Save the Date: 

October 2 – On World Habitat Day, ‘Hope for Belize’s Hicatee: Central American River Turtle,’ film will be released. Begin gathering your friends and family for viewing parties and send us photos of your events #SaveTheHicatee!

October 17 – National Hicatee Day in Belize, show your support from around the world and send us your #Shellfie wearing something green!

October is sure to be a turtley amazing shellebration

We will continue to share updates on Hicatee Awareness Month, please follow along on Facebook, Instagram, and our new Hicatee Center page on the BFREE Website!

 

 

 

Funding for the film was generously provided by Columbus Zoo & Aquarium Conservation Fund.

Latest Hicatee turtle hatchlings for the HCRC

 

Hicatee hatchling by Carol Foster

Hicatee hatchling by Carol Farneti Foster

On May 6 and 7, four Hicatee turtles hatched under the watchful eyes of wildlife filmmakers, Richard and Carol Foster, who documented the exciting events. They captured this amazing footage. The Fosters’ were contracted by the Turtle Survival Alliance and BFREE to produce a short documentary film in order to to improve local awareness and appreciation for the uniqueness and the plight of the Hicatee across its small range of southern Mexico, northern Guatemala and Belize. The film will focus on the turtle’s status in Belize and will describe its rapid decline due to over-hunting (for the purpose of human consumption), and will highlight current conservation efforts.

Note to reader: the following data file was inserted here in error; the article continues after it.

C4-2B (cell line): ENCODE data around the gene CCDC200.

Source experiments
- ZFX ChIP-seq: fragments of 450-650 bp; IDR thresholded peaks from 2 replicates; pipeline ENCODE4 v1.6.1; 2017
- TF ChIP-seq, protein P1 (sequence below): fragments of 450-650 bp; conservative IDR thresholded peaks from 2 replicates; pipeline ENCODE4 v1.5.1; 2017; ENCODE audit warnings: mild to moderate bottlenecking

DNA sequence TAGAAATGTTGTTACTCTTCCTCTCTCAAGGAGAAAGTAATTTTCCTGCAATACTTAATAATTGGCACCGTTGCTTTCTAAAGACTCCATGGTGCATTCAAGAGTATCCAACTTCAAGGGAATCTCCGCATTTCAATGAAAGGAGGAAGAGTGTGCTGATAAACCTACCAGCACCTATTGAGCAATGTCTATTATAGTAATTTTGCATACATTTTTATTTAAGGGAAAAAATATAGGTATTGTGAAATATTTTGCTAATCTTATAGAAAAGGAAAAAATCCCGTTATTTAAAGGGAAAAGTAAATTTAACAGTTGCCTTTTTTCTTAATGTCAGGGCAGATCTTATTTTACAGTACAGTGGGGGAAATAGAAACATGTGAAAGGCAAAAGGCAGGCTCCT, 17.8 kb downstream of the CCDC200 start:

Ten eggs were laid by an adult hicatee at the Hicatee Conservation and Research Center on December 14, 2015. Seven were deemed viable and four were transferred to the Fosters’ residence outside of Belmopan for incubation at a constant temperature of 29 degrees celcius in hopes of producing females. The rest of the clutch remained at BFREE for incubation at ambient temperature. After 149 of incubation at the Fosters’ residence outside of Belmopan, four turtles emerged – tiny and healthy.  This was 44 days sooner than last year’s seven hatchlings, which emerged after 193 days of incubation at ambient temperature!  We are still waiting for the remaining two viable eggs from the December 14 clutch to hatch.

Initial funding for the film is being provided by the Columbus Zoo and the Houston Zoo.